Anti-Slavery International

Winning freedom, and protection from abuse for thousands of West Africans born into slavery.

There are conservatively estimated to be around 200,000 people in slavery in Niger, Mali and Mauritania. There are also much larger numbers who have recently emerged from slavery and who suffer from the stigma of being identified as a member of the slave castes and are subject to severe discrimination. Anti-Slavery International will challenge governments to change the law and protect their citizens, while also supporting those making the first difficult steps to freedom. With your help there can be an end to slavery in West Africa.

history Campaign has now closed

It ran from 6:59 PM, 7 November 2011 to 6:59 PM, 7 November 2011

Registered Charity in England and Wales (1049160)

Amount raised

£5

Donations

1

    Categories

  • Human Rights/AdvocacyHuman Rights/Advocacy

    Helping

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Location

Situation

For the many thousands born into slavery, and forced to work without pay, as cattle herders, land workers or domestic servants they will remain slaves until they die. Their children are the property of their masters and can be sold, given as gifts or dowries or trafficked. Girls are forced to marry at a very early age, to maximise their child-bearing potential and violence, rape, and threats used by their masters to control them. We know that change is possible. In October 2008 as a result of a groundbreaking case, brought principally as a result of an initiative by our West Africa Programme Co-ordinator, Niger has been found guilty of failing to protect Ms Hadijatou Mani from slavery and ordered to pay her compensation. Born to a woman who was herself a slave, Hadijatou was forcibly taken from her mother when she was 12 and sold to a "master", Souleymane Naroua, to work in his fields. She was 13 the first time he raped her; he was 63. Over the next 10 years she suffered continuous sexual abuse and beatings and bore him three children. Thousands of ordinary people like Hadijatou suffer these sorts of abuses across West Africa. However Hadijatou’s case is particularly important as it sets a legal precedent which is also binding in neighbouring West African states where slavery is also still an issue. Research has started on identifying the scale and impact of slavery within Mali, Mauritania and Niger. When published leaders will be unable to deny the problem, so providing the foundation for change and the realisation of human rights for all citizens irrespective of descent. Other aspects of the project will include practical support for those leaving slavery through micro-credit systems and skills development to allow former slaves to earn an independent living. While most of the funding for this work has been secured we need £25,000 to ensure that we are able to continue to bring legal test cases like that of Hadijatou Mani. Local partner organisations whom Anti-Slavery International has developed strong working relationships over the years, will play a key role in the delivery of the project.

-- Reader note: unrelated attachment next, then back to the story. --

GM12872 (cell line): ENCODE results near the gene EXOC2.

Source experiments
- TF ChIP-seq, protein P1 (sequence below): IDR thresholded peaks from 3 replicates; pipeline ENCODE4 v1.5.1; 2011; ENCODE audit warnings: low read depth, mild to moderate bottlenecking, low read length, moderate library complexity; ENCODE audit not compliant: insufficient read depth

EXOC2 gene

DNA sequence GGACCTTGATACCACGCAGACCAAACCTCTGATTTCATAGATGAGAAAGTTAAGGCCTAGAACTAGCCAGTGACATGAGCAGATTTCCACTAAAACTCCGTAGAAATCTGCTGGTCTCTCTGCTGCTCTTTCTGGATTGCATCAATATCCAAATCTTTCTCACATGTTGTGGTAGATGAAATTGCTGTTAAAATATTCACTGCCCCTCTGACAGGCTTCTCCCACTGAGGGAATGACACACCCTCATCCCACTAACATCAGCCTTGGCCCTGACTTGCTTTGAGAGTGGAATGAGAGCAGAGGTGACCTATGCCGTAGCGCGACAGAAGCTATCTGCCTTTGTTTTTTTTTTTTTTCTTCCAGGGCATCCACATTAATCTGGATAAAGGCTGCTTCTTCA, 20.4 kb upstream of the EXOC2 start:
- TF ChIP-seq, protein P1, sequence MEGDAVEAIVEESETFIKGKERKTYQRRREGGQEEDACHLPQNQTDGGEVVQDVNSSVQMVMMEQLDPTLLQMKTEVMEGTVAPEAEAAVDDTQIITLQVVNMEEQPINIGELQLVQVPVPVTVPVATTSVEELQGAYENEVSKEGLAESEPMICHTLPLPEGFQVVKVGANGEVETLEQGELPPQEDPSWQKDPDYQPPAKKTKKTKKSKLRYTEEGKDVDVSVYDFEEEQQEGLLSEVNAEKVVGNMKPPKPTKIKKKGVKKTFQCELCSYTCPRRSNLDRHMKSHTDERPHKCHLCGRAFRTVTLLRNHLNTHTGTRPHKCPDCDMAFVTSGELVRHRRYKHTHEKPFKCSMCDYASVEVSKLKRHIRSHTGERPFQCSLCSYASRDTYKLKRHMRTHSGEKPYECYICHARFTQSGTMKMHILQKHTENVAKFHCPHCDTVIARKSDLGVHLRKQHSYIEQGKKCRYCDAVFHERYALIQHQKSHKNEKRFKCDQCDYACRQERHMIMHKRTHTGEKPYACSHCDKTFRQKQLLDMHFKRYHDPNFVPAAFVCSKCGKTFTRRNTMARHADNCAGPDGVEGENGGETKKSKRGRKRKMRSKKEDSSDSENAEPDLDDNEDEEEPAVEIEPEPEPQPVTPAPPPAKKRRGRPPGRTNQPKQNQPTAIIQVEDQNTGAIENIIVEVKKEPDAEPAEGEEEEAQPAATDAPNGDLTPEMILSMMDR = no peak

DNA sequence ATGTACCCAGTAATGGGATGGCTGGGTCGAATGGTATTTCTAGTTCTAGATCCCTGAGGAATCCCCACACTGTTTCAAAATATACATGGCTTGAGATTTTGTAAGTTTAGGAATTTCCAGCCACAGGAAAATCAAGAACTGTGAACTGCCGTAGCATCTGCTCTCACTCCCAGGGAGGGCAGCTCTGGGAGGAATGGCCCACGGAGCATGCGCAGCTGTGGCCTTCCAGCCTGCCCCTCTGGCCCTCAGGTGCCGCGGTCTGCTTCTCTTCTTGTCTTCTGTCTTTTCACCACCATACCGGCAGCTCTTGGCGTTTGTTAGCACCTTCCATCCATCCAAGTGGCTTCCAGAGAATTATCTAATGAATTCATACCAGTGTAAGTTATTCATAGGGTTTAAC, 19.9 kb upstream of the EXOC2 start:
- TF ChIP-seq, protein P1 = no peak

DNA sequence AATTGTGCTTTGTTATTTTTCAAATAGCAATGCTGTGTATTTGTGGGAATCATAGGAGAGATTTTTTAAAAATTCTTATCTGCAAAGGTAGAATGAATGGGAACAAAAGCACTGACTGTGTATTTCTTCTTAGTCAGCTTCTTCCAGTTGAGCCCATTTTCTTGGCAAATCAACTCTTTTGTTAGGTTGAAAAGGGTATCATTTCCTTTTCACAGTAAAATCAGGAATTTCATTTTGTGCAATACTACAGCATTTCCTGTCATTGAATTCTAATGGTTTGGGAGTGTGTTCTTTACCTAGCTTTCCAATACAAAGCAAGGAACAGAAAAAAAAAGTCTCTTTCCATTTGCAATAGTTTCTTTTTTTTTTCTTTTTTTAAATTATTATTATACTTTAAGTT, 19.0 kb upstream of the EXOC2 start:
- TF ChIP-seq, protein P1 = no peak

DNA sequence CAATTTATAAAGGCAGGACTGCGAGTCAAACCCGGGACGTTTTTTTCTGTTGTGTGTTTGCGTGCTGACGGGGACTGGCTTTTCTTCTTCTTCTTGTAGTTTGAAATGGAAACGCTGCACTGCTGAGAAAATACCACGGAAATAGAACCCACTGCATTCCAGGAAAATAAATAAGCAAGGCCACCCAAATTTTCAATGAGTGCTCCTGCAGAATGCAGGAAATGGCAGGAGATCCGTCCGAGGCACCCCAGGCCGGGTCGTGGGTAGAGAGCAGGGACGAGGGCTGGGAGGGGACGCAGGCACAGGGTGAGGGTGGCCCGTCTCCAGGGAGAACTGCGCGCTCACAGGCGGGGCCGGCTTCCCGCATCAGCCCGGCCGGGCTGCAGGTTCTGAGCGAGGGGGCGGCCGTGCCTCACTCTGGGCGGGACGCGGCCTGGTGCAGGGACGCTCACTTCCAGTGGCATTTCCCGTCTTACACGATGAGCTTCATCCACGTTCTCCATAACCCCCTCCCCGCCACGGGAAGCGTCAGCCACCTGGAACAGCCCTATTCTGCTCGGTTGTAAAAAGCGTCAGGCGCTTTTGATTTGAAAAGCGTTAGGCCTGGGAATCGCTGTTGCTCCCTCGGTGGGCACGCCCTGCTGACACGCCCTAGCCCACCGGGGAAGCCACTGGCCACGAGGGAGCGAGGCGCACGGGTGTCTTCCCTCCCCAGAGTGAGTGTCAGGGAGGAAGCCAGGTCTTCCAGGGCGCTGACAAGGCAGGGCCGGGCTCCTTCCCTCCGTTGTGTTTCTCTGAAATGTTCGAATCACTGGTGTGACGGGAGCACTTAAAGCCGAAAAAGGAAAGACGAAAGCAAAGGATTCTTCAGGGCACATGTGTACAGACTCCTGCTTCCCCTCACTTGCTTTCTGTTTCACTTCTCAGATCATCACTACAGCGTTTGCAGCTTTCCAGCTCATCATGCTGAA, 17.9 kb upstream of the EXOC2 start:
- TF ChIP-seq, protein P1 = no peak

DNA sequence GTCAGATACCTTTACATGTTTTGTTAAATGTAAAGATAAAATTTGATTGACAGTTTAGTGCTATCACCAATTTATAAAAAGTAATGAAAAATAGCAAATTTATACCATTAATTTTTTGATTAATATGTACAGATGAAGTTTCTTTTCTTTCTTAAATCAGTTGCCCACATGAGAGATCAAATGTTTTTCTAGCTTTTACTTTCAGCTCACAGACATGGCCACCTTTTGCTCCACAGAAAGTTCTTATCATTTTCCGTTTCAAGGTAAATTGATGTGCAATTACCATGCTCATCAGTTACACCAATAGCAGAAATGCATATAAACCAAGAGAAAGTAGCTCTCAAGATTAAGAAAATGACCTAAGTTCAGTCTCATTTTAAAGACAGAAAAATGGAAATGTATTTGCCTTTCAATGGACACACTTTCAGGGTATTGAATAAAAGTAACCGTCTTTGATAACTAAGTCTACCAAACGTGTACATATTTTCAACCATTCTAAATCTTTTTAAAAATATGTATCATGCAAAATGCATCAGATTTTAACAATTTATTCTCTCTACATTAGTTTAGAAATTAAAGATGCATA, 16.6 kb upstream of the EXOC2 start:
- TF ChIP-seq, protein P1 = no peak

Solution